"He really wanted it," Roach said. "He said he would destroy him."

By denying Margarito, Pacquiao could have sent a powerful message that cheaters will not be tolerated. It's a message Arum wasn't willing to send. Neither was HBO. The network won a 2010 Emmy award for Assault in the Ring, a documentary about the 1983 fight between Luis Resto and Billy Collins, a match in which Resto was caught having removed the padding from his gloves. Collins committed suicide a year later and Resto and his trainer, Panama Lewis, were barred from the sport.

Now, HBO is prepared to support a man who attempted to do the same thing. The network will hype the fight with its Emmy-winning reality series, 24/7, a show that will most certainly add to Margarito's eventual payday.

Pacquiao could have stopped this. It wouldn't have cost him a nickel. The fans would show up for someone else. Some 51,000 fans came through the turnstiles to watch Pacquiao use Joshua Clottey as a human punching bag in March. Margarito is expected to draw thousands of Mexican fans, but his popularity pales in comparison to that of Marquez, a Mexican legend who ranks among the top-five fighters in the world today.

It's the biggest fight of the year, Pacquiao-Margarito. And at the same time, it's a fight no one wants to see. -- Chris Mannix

Requiem for a Light Flyweight? That may not have quite the resonance of the classic Requiem for a Heavyweight, but after Ivan Calderon's defeat at the relentless hands of Giovanni Segura on Aug. 28, it seems a good time to pay tribute to one of the most accomplished little fighters of his era. Calderon is 35 now and -- to judge by the way he wilted against the buzz-saw pressure of Segura -- in the twilight of his career. But what a career it has been.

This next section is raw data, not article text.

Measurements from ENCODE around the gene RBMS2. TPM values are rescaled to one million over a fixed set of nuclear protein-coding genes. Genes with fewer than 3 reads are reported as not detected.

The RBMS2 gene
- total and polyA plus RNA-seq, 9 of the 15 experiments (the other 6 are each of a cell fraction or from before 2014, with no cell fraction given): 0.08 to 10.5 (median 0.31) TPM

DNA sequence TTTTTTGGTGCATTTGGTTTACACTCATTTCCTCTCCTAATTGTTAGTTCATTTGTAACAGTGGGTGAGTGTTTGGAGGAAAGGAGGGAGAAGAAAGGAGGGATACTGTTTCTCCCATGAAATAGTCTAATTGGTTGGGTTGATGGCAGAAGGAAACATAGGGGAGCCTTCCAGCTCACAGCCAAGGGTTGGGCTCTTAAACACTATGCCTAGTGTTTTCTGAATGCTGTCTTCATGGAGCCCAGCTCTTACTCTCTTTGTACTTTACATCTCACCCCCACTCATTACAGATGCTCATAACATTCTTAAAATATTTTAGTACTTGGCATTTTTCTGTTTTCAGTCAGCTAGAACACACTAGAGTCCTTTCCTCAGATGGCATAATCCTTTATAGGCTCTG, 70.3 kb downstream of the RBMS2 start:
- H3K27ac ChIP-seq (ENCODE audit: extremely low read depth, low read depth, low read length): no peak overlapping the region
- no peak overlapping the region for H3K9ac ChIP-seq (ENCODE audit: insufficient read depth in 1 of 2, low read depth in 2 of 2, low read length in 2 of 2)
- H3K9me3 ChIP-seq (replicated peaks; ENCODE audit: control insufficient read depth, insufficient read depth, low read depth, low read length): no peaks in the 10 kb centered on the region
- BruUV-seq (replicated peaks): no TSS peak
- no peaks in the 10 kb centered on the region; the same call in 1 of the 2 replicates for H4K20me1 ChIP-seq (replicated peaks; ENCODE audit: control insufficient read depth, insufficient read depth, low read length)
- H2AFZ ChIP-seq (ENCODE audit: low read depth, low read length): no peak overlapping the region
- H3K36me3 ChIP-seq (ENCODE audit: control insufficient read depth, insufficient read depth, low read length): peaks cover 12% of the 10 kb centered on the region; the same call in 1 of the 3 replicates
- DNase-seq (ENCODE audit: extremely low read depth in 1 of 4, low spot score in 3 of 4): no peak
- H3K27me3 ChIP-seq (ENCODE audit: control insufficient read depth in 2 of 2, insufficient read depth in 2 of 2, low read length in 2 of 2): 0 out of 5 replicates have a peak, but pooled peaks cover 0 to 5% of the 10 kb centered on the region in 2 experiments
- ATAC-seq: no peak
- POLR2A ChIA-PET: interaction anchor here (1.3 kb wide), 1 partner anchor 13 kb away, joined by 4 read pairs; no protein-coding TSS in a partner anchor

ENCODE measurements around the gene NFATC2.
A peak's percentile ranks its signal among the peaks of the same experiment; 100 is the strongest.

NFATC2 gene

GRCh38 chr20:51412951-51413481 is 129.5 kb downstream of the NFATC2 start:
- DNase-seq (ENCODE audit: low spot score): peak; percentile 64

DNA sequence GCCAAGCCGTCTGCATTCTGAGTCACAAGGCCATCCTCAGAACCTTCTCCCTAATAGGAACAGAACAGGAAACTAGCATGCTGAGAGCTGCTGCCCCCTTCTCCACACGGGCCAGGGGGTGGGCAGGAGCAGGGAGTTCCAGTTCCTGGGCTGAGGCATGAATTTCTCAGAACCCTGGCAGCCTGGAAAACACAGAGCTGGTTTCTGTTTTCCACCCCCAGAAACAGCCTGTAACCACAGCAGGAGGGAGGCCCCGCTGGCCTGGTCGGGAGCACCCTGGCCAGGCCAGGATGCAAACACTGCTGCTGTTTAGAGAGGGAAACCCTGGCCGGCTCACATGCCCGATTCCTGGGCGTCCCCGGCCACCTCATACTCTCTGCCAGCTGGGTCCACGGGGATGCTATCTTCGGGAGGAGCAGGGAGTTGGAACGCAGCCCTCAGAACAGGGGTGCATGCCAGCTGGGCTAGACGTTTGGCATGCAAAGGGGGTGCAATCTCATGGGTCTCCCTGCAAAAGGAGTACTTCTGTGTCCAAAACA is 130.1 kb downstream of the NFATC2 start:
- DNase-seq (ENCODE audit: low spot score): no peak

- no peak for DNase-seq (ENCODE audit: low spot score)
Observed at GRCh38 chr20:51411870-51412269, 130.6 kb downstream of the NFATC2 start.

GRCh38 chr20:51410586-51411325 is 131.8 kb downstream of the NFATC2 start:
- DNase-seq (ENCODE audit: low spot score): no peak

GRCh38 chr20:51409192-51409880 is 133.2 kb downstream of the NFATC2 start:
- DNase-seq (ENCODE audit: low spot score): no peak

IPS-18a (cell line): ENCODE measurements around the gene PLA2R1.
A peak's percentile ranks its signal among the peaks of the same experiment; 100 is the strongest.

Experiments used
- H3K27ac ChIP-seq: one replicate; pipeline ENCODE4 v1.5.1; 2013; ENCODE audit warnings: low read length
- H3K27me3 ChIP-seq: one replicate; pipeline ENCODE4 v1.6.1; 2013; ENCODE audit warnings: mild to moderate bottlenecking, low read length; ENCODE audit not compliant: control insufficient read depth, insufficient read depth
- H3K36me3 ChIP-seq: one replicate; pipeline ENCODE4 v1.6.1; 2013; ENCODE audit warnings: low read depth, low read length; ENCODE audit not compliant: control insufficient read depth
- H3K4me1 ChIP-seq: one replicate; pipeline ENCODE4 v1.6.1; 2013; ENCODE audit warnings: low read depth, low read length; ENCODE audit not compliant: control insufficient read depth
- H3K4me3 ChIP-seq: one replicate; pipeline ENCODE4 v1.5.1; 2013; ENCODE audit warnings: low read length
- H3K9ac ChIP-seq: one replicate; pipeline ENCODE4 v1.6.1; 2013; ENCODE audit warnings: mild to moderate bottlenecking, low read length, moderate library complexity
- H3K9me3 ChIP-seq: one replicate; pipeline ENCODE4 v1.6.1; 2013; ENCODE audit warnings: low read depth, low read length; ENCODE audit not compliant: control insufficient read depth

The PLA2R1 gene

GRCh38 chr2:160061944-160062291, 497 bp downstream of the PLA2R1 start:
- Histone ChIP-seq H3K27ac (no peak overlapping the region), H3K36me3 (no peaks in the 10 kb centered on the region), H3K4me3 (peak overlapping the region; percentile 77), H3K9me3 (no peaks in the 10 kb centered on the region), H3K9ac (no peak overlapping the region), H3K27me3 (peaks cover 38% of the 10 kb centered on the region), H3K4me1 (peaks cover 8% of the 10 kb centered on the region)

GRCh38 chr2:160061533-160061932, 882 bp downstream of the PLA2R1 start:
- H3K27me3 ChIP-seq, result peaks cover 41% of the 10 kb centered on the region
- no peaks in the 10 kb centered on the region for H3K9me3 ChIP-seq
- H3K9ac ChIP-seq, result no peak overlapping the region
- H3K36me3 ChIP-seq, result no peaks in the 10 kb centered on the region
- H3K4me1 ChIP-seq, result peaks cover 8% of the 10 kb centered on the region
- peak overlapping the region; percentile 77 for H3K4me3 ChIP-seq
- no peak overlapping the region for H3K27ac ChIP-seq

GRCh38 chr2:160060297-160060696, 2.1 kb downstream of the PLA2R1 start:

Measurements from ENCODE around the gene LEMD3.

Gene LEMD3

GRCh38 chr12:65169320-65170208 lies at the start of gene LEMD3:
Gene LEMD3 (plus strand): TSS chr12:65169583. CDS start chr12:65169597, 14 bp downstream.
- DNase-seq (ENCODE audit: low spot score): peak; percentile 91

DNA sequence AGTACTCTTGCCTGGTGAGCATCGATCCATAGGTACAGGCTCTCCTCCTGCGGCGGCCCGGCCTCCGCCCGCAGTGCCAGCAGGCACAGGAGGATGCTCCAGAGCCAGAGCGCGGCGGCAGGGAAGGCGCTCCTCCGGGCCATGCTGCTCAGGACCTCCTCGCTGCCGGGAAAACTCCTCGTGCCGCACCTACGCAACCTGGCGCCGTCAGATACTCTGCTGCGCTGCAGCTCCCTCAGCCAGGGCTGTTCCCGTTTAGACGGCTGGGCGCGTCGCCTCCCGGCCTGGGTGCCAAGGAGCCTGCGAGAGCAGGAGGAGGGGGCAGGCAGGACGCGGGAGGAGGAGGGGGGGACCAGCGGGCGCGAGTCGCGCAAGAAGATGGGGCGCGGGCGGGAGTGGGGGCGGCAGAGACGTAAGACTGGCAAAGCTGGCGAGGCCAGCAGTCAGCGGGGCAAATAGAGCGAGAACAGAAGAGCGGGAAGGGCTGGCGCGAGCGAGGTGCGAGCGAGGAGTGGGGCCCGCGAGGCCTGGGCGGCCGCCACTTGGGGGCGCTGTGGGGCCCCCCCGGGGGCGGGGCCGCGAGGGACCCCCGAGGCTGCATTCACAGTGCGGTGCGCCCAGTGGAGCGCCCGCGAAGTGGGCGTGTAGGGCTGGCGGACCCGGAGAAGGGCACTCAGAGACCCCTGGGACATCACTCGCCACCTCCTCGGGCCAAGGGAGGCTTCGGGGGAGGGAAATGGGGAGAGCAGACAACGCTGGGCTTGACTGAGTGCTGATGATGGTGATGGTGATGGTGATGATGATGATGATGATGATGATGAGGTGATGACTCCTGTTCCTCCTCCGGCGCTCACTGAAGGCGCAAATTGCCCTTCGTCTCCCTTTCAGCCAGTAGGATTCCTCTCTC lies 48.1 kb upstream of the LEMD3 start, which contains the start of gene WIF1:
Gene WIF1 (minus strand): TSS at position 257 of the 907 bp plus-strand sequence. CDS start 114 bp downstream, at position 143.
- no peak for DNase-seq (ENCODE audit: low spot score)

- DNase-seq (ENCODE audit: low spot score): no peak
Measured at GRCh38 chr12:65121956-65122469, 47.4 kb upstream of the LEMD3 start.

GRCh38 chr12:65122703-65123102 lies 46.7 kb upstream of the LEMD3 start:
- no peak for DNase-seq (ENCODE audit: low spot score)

Since turning pro on Feb. 17, 2001, the 5-foot Puerto Rican has run up a record of 34-1-1, while winning championships at 105 and 108 pounds. His record in title fights before he met Segura was 18-0-1. Never a big puncher (just six career KOs), Calderon built his success on speed and superbly smooth and methodical boxing.

The bout with Segura -- an action-packed brawl that some observers are calling a candidate for Fight of the Year -- was an anomaly for Calderon; he has always been far more about brilliant craftsmanship than about fireworks. He was, however, capable of a bit of flash when he wanted. Back in 2007, Freddie Roach brought Calderon into the gym to spar with Oscar De La Hoya, figuring it would do Oscar good to work with a smaller, faster boxer. Not so much.

"Calderon slapped Oscar around like it was unbelievable," Roach said later.

Whatever Calderon decides to do at this point, his legacy is secure as one of the finest in Puerto Rico's long line of world champions -- and as one of the true pound-for-very-few-pounds fighters of the last decade. -- Rich O'Brien

Segura unified the junior flyweight tiles with his eighth-round stoppage of Calderon.